She performed for 23 years at the Bolshoi and also spent some time at the Met. Tagged as "ideological renegades," Rostropovich and Vishnevskaya were stripped of their citizenship by the Soviet government. The couple had allowed Aleksandr Solzhenitsyn to live in their country home in the late '60s and early '70s.

Some Philadelphians may remember when she and Rostropovich had a presence at the Curtis Institute of Music - him leading the orchestra, and she conducting master classes. Vishnevskaya was a visiting voice teacher for the school from 1991 to 1997.

POSTED: Monday, December 10, 2012, 3:02 PM
Peter Nero

In these parts, it’s not Christmas time until the man in the white beard says so. That would be Peter Nero.

For more than a dozen years, he has presided over an annual holiday show with his Philly Pops. Nero is stepping down at the end of the season, which means that the current run in Verizon Hall is probably your last-ever chance to hear Enescu, Glière and Mussorgsky as the pike, carp and whitefish of a giant gefilte fish of a Hanukkah medley. Nero’s successor is not a pianist, which also suggests that if this tradition continues, the format won’t feature a jazz pianist who somehow manages to be both erudite and haimish, with a little show-biz humor thrown in for good measure. Nero is the end of the line.

Take his Christmas adaptation of “Gangnam Style” (please). PSY’s video has clocked 925 million hits on YouTube, and that’s good enough for Nero. He put together his own version for Santa, a line of leggy young dancers and a Korean singer from the University of the Arts as Nero chimed in at the punch line (“Oh, Santa baby”). This, obviously, is what a 78-year-old Jew from Brooklyn can do when he really puts his mind to it.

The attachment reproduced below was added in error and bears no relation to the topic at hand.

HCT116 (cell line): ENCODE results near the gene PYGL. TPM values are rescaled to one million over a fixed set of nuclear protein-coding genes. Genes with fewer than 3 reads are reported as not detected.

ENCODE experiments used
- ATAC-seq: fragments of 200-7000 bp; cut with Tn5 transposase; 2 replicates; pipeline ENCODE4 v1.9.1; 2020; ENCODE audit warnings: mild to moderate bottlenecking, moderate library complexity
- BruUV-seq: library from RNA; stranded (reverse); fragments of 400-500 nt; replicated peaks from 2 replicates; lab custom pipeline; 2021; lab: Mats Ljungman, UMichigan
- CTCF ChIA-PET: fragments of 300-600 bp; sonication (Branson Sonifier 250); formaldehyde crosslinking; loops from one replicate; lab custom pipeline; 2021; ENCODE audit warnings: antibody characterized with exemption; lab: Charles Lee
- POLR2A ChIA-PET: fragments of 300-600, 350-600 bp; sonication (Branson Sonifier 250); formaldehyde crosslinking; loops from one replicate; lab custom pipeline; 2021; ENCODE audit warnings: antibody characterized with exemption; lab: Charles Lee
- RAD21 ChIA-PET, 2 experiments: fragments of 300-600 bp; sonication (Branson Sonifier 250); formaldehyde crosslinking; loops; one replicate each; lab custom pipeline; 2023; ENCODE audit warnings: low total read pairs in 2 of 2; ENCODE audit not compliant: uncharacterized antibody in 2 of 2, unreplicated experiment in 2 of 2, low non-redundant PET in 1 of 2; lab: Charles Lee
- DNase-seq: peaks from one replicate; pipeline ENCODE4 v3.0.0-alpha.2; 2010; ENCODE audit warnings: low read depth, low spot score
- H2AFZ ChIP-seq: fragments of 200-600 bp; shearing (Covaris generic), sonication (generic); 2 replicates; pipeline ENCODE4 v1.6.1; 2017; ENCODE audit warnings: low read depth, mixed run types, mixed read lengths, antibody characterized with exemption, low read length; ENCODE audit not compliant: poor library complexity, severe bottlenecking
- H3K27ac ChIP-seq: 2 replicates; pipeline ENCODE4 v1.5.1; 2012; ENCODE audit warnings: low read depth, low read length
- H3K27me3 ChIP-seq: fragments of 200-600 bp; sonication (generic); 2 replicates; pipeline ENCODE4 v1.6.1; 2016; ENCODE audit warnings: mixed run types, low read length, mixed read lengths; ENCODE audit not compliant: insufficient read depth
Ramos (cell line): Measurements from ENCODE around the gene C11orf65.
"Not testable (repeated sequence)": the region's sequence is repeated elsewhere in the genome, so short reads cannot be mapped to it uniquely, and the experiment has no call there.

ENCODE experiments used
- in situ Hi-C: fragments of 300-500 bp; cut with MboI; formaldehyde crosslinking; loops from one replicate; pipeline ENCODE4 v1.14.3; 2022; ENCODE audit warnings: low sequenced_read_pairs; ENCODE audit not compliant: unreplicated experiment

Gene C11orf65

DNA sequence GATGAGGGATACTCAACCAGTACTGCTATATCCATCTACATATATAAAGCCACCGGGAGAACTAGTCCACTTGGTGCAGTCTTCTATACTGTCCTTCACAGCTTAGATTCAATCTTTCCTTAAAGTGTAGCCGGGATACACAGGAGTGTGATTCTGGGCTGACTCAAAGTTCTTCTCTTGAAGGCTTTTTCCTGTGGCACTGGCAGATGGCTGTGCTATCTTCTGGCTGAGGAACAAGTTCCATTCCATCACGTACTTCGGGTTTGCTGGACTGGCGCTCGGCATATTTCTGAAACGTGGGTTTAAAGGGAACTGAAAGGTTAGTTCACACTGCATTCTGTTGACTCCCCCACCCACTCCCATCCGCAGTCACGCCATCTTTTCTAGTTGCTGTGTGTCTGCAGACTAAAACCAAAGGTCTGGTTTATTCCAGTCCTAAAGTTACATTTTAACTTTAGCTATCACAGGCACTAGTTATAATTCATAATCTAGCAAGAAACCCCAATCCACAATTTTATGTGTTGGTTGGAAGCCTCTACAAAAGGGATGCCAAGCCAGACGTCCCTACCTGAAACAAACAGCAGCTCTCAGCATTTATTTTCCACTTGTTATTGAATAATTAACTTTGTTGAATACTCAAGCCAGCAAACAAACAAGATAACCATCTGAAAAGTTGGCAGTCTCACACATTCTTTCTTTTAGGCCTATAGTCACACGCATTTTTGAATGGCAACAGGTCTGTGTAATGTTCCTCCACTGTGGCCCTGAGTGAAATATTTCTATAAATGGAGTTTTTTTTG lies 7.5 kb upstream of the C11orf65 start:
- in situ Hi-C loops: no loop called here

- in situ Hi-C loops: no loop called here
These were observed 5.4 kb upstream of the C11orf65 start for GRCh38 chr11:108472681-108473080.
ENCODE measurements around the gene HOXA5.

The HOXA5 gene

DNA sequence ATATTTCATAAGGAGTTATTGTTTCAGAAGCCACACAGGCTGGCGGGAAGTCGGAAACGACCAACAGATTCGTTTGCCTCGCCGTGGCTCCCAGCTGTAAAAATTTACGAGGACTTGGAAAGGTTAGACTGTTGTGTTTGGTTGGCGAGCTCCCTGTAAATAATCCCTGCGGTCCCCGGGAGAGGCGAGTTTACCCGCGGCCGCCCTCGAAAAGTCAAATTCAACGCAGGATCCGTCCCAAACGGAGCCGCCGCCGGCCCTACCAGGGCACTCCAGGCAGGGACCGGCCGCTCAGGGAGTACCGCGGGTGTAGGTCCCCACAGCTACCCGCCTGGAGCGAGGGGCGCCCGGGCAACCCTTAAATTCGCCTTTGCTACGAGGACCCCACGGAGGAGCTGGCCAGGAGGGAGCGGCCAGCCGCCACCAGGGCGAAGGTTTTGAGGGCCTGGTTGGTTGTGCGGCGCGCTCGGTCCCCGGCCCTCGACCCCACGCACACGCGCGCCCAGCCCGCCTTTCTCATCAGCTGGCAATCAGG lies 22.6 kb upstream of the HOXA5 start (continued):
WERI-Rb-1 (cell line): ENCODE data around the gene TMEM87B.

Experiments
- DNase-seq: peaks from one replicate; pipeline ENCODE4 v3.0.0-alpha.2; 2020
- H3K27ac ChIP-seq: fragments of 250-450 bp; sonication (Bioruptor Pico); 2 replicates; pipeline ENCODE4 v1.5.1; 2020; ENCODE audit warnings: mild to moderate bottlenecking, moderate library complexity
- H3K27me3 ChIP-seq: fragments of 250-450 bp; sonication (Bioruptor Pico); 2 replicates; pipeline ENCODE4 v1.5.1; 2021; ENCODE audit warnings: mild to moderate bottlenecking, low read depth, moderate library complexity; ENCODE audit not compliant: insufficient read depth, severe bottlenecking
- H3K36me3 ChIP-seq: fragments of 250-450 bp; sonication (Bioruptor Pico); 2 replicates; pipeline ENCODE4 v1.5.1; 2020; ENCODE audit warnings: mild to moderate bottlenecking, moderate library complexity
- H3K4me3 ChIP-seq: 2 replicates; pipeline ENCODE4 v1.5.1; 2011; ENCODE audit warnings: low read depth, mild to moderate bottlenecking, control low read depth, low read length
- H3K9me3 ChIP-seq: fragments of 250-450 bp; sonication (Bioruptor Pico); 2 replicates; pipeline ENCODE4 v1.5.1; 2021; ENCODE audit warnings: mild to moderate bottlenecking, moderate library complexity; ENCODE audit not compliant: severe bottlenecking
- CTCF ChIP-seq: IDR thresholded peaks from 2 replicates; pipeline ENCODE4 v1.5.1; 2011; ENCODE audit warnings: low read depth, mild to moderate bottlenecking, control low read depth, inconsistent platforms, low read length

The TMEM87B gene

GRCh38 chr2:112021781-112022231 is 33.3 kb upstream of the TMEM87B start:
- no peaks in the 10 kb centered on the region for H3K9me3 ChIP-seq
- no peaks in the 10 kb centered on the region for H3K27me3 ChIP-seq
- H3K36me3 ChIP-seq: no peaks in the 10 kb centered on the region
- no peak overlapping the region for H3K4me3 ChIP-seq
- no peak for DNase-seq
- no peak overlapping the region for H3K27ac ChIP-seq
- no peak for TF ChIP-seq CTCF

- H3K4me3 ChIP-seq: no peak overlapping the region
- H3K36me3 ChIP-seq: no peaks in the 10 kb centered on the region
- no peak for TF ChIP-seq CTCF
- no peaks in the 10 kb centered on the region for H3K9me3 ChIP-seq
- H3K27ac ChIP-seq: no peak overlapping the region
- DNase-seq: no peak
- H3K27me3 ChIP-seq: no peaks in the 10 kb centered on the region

POSTED: Sunday, December 9, 2012, 7:48 AM
(Photo: Pete Checchia)

Though deeply loved as the city’s chief musical importer, the Philadelphia Chamber Music Society strikes a thoughtful balance between local and foreign. Friday night’s partnership between Curtis Institute of Music student Sarah Shafer and venerable pianist Richard Goode was a particularly successful incident of this kind of blending.

One might also conclude that reaching across the generations was efficacious. The program of mostly Schubert and Brahms nestled piano repertoire alongside songs (they also joined in a Mahler song), and you couldn’t help but sense that Goode was more vivid when he was looking over at the soprano, leaning into her sound, rooting for her in a way that was less urgent in his work alone.

Shafer – who spent two summers at the Marlboro Music Festival, where Goode is ensconced – seems on the brink of a real career. But her time at Curtis has hardly been a secret, and her journey from green talent to a formidable personality is remarkable. The small Benjamin Franklin Hall at the American Philosophical Society may have made it easier to put across certain qualities, but there’s no question those qualities are there. This is a voice of individualistic character.

POSTED: Saturday, December 8, 2012, 9:29 PM

Ninth and South Streets, Dec. 8, 9:03 p.m.

About this blog

Peter Dobrin is a classical music critic and culture writer for The Inquirer. Since 1989, he has written music reviews, features, news and commentary for the paper, covering such topics as the Philadelphia Museum of Art at the Venice Biennale, expansion of the Curtis Institute of Music, the Philadelphia Orchestra's bankruptcy declaration in 2011, Philadelphia's evolving performing arts center and the general health of arts and culture.

Dobrin was a French horn player. He earned an undergraduate degree in performance from the University of Miami, and received a master's degree in music criticism from the Peabody Institute of the Johns Hopkins University, where he studied with Elliott Galkin. He has no time to practice today.

Reach Peter at

Peter Dobrin Inquirer Classical Music Critic